I personally think the best way to stay focused is set aside a certain amount of time each day or every other day.  Make that your language learning time and don't skip it.  After a bit it will become a habit and then you will make great strides in your progress.

Link to post
Share on other sites

How I stay motivated, here are my tips:

1. I make language learning a part of my everyday life. I really don't have the goal to master a language so fluently. But I try to make learning it a part of my routine. Even just ten minutes of learning a day can help. Then at the weekends, I brush up on what words I have learned. Adding these words up, they can become a huge amount in no time.

2. I reward myself. Say I memorised 100 words this week, I can get myself that large Starbucks coffee jelly frappe I've been wanting! Yum!

3. I teach other people. My family loves it when they learn new words from me! So I share my knowledge to them, and their want to learn more keeps me motivated to also learn more!

Link to post
Share on other sites

Right now I am still struggling to stay motivated,  I've some bad days in which I just wish to go to bed and forget about studying dutch, but I know I'm just a few weeks away from my exam and i need to do everything I can in order to pass it.  Right now my main problem with Dutch is I can't yet express myself so well,but I now understand what I read and at some extent what I hear.  I'm not nervous at all (neurological malfunction?) but I am not 100% sure I'll do so well.  So right now my motivation is not to let down those who trust I will pass this test, by not passing it I'd be letting a l people down...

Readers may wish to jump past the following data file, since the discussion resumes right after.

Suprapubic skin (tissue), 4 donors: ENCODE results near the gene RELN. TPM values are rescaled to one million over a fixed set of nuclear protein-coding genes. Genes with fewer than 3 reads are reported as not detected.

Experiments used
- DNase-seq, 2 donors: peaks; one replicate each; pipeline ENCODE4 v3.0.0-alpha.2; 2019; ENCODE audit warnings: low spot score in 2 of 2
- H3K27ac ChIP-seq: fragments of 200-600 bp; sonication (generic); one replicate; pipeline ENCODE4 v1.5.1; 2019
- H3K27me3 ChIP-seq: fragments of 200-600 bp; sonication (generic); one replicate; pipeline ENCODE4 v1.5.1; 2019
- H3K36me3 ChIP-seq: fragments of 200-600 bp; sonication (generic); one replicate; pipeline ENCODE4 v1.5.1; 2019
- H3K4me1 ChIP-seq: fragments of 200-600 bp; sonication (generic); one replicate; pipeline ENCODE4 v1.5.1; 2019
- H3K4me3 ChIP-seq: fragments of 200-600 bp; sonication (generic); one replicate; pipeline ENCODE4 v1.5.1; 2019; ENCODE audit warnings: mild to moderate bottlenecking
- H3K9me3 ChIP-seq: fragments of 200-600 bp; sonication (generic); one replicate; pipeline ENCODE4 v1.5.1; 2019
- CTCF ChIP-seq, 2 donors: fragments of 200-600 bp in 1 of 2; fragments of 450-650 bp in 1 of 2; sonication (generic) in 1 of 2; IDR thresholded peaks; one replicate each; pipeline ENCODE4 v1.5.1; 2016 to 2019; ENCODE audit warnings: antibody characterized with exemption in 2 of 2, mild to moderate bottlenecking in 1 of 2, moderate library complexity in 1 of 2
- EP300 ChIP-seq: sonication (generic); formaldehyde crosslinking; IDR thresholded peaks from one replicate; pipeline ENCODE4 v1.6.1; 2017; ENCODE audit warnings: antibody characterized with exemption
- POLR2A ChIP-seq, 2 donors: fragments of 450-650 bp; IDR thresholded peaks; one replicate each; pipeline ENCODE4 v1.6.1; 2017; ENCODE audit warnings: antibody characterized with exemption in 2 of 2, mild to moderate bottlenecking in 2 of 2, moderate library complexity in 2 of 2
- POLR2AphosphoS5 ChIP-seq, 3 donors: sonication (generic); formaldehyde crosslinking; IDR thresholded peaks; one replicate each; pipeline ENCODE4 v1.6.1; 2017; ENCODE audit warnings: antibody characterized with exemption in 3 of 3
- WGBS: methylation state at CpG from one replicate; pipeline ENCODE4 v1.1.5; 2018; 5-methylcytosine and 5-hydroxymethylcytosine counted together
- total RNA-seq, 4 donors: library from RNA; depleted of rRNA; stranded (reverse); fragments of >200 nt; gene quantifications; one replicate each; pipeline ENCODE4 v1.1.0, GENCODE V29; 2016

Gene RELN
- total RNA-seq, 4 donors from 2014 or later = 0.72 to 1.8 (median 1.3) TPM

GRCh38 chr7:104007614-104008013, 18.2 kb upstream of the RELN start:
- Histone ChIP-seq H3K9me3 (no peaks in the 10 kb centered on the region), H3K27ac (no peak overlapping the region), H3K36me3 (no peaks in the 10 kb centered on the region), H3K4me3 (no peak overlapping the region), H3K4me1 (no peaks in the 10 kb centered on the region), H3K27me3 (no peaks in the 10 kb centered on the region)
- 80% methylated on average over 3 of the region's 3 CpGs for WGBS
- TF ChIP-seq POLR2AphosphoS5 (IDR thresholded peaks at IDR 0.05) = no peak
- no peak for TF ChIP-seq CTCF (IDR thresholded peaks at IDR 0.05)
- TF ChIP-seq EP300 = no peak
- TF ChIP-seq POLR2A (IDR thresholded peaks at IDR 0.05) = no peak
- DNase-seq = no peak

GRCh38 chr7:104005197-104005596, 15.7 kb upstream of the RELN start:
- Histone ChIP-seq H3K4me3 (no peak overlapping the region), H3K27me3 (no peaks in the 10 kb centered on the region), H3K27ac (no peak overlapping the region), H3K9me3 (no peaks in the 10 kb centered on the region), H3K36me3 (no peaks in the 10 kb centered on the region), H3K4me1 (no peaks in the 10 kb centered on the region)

Link to post
Share on other sites

Join the conversation

You can post now and register later. If you have an account, sign in now to post with your account.

Guest
Reply to this topic...

×   Pasted as rich text.   Paste as plain text instead

  Only 75 emoji are allowed.

×   Your link has been automatically embedded.   Display as a link instead

×   Your previous content has been restored.   Clear editor

×   You cannot paste images directly. Upload or insert images from URL.

Loading...
×
×
  • Create New...